(accepted manuscript) "We study the possibility of designing solar radiation management schemes to achieve a desired meridional radiative forcing (RF) profile using a two-dimensional chemistry-transport-aerosol model. Varying SO2 or H2SO4 injection latitude, altitude, and season, we compute RF response functions for a broad range of possible injection schemes, finding that linear combinations of these injection cases can roughly achieve RF profiles that have been proposed to accomplish various climate objectives."

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08.01.2018

# New Publications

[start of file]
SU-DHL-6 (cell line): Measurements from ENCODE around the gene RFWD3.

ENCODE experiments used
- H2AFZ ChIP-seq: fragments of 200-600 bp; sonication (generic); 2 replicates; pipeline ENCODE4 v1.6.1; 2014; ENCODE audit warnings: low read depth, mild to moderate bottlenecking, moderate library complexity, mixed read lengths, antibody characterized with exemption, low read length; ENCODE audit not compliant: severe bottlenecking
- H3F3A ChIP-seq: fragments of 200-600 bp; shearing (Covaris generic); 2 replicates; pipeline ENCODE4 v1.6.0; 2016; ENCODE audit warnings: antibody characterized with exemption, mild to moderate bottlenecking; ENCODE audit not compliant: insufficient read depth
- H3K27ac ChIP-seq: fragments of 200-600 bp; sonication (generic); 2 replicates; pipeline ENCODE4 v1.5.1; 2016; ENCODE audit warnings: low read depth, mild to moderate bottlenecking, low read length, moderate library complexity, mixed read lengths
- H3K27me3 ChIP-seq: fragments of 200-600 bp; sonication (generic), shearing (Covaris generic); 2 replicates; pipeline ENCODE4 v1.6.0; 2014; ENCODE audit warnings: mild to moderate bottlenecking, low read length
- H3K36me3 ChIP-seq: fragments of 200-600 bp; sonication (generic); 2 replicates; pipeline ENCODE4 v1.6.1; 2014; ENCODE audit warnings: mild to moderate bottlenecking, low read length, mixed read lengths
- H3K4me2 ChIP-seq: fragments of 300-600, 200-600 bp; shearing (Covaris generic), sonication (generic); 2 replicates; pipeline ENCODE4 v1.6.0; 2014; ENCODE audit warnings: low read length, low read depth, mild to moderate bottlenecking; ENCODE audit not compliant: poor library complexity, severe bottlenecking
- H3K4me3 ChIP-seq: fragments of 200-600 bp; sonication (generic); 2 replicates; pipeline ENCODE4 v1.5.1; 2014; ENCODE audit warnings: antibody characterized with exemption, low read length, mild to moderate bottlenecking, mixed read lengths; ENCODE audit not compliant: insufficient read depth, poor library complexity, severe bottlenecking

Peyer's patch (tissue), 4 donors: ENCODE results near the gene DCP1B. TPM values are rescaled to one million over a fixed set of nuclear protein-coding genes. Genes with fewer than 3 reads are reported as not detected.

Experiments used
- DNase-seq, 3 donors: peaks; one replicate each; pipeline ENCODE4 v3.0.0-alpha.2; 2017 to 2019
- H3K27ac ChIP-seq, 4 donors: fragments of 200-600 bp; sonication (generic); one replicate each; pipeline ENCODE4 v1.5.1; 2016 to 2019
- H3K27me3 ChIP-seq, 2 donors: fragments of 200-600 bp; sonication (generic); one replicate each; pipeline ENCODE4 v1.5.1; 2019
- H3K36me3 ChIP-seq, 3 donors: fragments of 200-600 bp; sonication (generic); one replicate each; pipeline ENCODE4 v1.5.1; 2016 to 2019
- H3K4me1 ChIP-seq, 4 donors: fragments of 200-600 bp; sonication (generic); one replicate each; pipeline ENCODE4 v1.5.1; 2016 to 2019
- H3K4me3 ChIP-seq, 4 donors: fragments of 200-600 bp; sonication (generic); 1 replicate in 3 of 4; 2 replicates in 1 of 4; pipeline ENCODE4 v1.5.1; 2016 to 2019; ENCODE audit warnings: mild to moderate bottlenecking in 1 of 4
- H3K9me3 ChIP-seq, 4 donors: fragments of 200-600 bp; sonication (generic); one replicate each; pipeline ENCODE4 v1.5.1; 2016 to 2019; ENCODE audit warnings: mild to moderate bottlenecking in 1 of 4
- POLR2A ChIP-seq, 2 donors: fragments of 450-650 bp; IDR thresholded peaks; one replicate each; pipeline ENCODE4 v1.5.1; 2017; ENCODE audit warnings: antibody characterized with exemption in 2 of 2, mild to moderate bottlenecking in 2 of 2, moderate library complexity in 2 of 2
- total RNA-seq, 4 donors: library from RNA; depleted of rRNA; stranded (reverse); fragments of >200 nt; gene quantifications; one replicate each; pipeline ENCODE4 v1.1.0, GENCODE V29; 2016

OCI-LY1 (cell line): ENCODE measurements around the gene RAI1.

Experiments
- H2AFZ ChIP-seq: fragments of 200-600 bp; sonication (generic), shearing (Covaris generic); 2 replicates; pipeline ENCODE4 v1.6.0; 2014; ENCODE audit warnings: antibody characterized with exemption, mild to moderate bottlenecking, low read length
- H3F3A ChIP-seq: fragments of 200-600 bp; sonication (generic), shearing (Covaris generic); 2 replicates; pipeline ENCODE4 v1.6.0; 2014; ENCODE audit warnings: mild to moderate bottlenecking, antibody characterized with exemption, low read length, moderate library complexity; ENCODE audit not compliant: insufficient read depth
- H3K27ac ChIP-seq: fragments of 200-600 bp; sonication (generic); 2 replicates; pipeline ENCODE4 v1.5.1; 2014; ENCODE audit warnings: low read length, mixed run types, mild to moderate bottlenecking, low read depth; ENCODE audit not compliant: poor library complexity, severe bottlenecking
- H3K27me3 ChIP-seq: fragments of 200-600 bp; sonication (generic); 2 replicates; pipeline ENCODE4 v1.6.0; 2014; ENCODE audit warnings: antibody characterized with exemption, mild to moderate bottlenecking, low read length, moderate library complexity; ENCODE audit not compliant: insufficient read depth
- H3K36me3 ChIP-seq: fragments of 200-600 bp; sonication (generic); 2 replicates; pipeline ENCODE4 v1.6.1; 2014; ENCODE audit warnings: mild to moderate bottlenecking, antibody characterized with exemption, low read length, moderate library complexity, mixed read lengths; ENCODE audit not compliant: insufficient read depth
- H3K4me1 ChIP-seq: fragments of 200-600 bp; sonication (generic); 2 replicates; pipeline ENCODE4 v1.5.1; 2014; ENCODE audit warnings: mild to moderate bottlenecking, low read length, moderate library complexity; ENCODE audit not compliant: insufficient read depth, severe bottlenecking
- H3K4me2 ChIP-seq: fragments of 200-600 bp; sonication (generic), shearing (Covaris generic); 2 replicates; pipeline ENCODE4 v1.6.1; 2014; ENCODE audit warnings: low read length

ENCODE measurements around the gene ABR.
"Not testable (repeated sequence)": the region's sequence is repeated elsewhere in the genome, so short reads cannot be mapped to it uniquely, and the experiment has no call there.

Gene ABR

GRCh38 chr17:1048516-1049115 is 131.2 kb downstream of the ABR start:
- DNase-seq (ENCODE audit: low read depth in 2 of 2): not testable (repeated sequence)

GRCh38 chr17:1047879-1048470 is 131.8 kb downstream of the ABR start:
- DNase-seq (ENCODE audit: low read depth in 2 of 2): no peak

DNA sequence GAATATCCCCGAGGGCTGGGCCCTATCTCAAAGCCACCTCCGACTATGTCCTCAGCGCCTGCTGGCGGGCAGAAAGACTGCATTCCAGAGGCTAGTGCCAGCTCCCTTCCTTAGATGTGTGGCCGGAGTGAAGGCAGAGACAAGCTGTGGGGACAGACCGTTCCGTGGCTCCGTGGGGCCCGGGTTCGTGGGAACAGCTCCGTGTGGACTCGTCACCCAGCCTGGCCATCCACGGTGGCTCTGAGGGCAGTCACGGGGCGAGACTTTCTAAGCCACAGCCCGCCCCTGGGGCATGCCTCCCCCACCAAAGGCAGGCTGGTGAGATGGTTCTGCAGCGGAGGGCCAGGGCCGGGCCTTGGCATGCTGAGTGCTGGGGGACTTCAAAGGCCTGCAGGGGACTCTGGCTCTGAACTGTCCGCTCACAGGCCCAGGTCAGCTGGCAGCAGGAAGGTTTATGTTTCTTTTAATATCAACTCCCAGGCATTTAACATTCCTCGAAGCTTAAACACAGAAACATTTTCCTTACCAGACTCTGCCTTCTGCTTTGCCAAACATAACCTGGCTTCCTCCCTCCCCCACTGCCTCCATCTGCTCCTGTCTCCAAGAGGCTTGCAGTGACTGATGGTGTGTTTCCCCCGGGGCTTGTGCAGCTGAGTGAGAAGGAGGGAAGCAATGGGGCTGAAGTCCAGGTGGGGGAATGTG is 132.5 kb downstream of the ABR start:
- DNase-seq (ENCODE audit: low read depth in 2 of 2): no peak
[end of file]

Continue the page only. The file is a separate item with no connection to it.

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Bammé, Arno (2017): Managing the climate (German)

Bammé, Arno (2017): Das Klima gestalten. Entscheidungsprobleme der Zukunft, die uns alle betreffen. In Nordfriesischer Verein (Ed.): Zwischen Eider und Wiedau. Heimatkalender für Nordfriesland 2018. Husum, Nordsee: Husum Druck- und Verlagsgesellschaft, pp. 77–86.

German book chapter on CCS and CE.

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08.01.2018

# New Publications

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Turner, Will R. (2018): Looking to nature for solutions

Turner, Will R. (2018): Looking to nature for solutions. In Nature Climate change 8 (1), pp. 18–19. DOI: 10.1038/s41558-017-0048-y.

"Completely stopping fossil fuel use may not be enough to avoid dangerous climate change. Recent research on the mitigation potential of conservation, restoration, and improved land management demonstrates that natural solutions can reduce emissions and remove atmospheric CO2 while safeguarding food security and biodiversity."